Albert I. Decker, MD

A. Decker PhotoAlbert I. “Deck” Decker was born in Coffeyville, Kansas on February 20, 1921 and died in Lawrence, Kansas on June 28, 2015. He was the son of Albert I. Decker, Sr. and Lavonia Hickey Decker. In 1935, the family moved to Lawrence where Deck completed high school. He received a B.A. degree from the University of Kansas where he was a Summerfield Scholar and a member of the Beta Theta Pi fraternity. He graduated from the University of Kansas School of Medicine in 1944.

As a Navy medical officer, he served in World War II and the Korean War. He remained in the Naval Reserve retiring as a Commander in 1980. He practiced medicine for almost forty years, in Kansas City, MO and in Melbourne, FLA. He was a Diplomate of the American Board of Internal Medicine and a Fellow of the American College of Physicians.

On February 28, 1946, Deck married his great love, Marie Elizabeth Williams, who passed away in 2011. He is survived by their children, Linda of Truro, MA and Jeffrey of Driggs, ID, their grandson, Brett Decker, Brett’s wife, Katelyn, their daughters, Lucy and Clara, of Syracuse, NY, many wonderful nieces and nephews and his special angel, Kathy Cook. His sister, Dorothy Anderson, and brother, William, predeceased him. The last of the siblings, Charles, died in March, 2016.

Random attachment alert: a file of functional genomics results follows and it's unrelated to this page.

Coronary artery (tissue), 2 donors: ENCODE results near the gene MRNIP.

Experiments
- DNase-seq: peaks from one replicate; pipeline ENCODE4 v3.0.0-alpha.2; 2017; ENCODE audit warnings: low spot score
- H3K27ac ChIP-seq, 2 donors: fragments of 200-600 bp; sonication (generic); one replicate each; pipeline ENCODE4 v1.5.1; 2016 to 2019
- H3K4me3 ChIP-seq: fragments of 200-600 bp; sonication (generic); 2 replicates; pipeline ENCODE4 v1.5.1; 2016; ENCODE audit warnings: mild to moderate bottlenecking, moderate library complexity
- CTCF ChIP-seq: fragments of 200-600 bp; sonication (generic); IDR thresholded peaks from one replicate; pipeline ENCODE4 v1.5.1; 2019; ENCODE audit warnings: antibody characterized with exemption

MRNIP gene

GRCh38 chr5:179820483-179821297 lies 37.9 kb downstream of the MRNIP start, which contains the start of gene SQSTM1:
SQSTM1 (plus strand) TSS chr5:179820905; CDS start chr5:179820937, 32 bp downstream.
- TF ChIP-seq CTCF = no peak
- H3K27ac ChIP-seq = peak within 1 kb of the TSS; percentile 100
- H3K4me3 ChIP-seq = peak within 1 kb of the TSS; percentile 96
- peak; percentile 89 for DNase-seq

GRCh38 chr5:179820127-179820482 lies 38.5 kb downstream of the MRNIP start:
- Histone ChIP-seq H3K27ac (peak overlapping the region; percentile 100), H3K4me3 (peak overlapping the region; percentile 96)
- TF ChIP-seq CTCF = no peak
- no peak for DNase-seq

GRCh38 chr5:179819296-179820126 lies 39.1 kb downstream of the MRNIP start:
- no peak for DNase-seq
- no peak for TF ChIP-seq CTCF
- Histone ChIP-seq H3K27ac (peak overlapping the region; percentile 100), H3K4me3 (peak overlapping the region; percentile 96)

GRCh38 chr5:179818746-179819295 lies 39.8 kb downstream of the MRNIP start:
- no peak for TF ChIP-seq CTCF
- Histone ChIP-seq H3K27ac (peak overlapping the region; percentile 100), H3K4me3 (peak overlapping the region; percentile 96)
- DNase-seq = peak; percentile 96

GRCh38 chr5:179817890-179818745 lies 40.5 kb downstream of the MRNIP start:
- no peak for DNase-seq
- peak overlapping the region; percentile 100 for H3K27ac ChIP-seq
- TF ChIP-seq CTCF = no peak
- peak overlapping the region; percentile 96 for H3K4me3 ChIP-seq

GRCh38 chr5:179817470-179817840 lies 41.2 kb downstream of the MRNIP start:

Dr. Decker was a member of the Greene County Medical Society, The Missouri State Medical Association, the American Medical Association, St. John’s Regional Medical Center (honorary staff), MENSA, the League of Women Voters, and Christ Episcopal Church in Springfield, Mo where he served on the vestry.

In retirement, Deck became increasingly interested in the issue of human population growth and its impact on the environment. He belonged to Zero Population Growth, the Environmental Collaborative of the Community Partnership of the Ozarks, and served on the Community Foundation of the Ozarks.

Friends and family will gather to remember him this Father’s Day weekend in Lawrence. His generous spirit and quiet wit are sadly missed.